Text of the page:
Almost all maths is based on pattern, therefore building a solid foundation in the early years is important. Sighted children experience pattern incidentally all around them, the patterns made by leaves or the pattern of footprints in the snow. A child with VI needs to experience pattern through tactile methods. Encourage your child to copy your patterns and also create patterns for you to copy.
 
  1. Exploring numeracy in real life situations: Create role play opportunities, for example serving cakes in a café.
Role play helps a child with VI to understand how they use numeracy in everyday situations. It gives the child an opportunity to apply both concrete and abstract numeracy skills, building the concept that numeracy doesn’t just exist in a remote counting activity of plastic objects, but that it is part of their daily life.
 
Activity:
  • Setting the scene: Make a bag that has some of the items you would find in a café, for example: 4 square place mats, 4 plates, 4 napkins, 4 knives, 4 forks, 4 spoons, 4 cups, 4 saucers, 1 jug of water, 1 tablecloth, 1 large plate for cakes, 4 cakes and 1 purse with some coins. Set the table using these items.
  • Placing an order: Role play being the waiter and customer in a café, order cakes and drinks. How many cakes are needed for four people? How many plates are needed for four people? Count four cakes onto four plates, giving one cake to each person, how many cakes are left?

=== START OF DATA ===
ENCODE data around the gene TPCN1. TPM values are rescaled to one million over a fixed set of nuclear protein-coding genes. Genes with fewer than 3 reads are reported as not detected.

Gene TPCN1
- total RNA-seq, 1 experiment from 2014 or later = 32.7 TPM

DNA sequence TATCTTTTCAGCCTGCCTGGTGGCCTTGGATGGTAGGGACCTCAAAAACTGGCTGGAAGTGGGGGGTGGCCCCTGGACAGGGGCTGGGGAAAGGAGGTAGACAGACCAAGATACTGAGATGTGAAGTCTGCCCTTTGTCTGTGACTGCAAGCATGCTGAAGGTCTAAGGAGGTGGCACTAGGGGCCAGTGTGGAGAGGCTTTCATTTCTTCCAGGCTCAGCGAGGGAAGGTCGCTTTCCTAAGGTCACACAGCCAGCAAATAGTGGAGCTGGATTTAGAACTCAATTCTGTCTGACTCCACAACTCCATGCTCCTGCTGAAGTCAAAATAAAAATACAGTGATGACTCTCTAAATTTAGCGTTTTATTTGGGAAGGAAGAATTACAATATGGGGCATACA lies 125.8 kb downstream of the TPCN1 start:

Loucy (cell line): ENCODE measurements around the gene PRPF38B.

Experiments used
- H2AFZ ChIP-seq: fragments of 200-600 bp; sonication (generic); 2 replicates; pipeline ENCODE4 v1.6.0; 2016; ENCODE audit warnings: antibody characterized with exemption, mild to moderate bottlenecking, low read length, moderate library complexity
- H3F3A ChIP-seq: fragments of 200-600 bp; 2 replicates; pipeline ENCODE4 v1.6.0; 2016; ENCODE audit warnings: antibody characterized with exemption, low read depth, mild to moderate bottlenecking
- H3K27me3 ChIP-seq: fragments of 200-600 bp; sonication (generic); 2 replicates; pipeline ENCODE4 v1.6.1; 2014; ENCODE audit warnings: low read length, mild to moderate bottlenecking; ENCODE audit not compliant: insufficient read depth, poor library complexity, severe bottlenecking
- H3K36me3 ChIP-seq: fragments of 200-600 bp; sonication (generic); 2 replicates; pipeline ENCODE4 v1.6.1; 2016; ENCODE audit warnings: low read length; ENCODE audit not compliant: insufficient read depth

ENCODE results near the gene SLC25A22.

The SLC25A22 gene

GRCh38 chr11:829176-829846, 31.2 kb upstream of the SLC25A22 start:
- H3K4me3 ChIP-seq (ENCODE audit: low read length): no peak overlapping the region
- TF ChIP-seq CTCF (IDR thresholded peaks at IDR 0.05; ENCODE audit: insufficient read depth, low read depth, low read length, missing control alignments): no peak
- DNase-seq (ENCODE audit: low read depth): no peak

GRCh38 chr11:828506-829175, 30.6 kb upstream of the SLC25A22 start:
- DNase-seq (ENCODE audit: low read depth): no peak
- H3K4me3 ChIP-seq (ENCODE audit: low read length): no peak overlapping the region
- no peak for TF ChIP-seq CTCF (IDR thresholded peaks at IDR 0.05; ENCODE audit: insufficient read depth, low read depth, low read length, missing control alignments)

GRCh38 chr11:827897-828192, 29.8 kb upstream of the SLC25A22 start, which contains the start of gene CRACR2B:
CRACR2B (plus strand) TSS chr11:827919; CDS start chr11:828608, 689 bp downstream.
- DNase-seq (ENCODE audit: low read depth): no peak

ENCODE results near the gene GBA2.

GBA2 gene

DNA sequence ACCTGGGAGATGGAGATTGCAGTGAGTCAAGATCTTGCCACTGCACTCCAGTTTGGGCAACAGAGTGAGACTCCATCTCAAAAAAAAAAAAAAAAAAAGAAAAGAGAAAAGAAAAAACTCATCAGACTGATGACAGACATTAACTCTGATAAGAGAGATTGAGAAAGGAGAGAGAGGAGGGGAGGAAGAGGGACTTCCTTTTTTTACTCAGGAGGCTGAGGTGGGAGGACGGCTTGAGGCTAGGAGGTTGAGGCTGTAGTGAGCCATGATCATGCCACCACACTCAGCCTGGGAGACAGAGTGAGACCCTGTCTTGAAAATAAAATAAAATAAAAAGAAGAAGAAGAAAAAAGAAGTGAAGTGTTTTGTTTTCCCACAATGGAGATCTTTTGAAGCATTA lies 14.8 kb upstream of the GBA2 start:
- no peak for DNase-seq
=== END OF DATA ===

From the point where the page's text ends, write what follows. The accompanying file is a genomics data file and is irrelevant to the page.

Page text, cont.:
• Paying the bill: Order a number of cakes for the people at the table, add up the cost of cakes ordered and pay with the correct money, give change.
  • Counting objects: Feel and count the number of table and chair legs, record on a tally chart. Count the objects on table, record on a tally chart and make pictogram.
  • Matching shapes: Match shapes that are square and circular: circles – cups, bowls, cakes. Squares – place mats, napkins, tablecloth.
  • Matching sets: For example knives and forks or cups, saucers and spoons (match sets with two and three attributes).
  • Understanding capacity: Fill the four cups with water from the jug, how much water from the jug is needed to fill the cups? Find some bigger and smaller cups to fill and compare the amount of water needed.
 
For a sighted child a single glance can reveal the size, shape and material of an object or place. For a child with VI, this learning process takes longer as information has to be gained by touch, movement or by physically manipulating and exploring the object or environment. The child has to work with many different sources of information instead of just one (vision).
 
Maximising learning opportunities to develop early numeracy skills from within the child’s environment is an important approach. The child needs as many experiences, in as many different places, of shape, form, colour, size, texture, sound, smell, taste, cause and effect, and processes, and parents and carers play an important role in supporting this learning on a daily basis.
 

About Positive Eye

Positive Eye provides educational consultancy and training for professionals working with children and young people with vision impairment.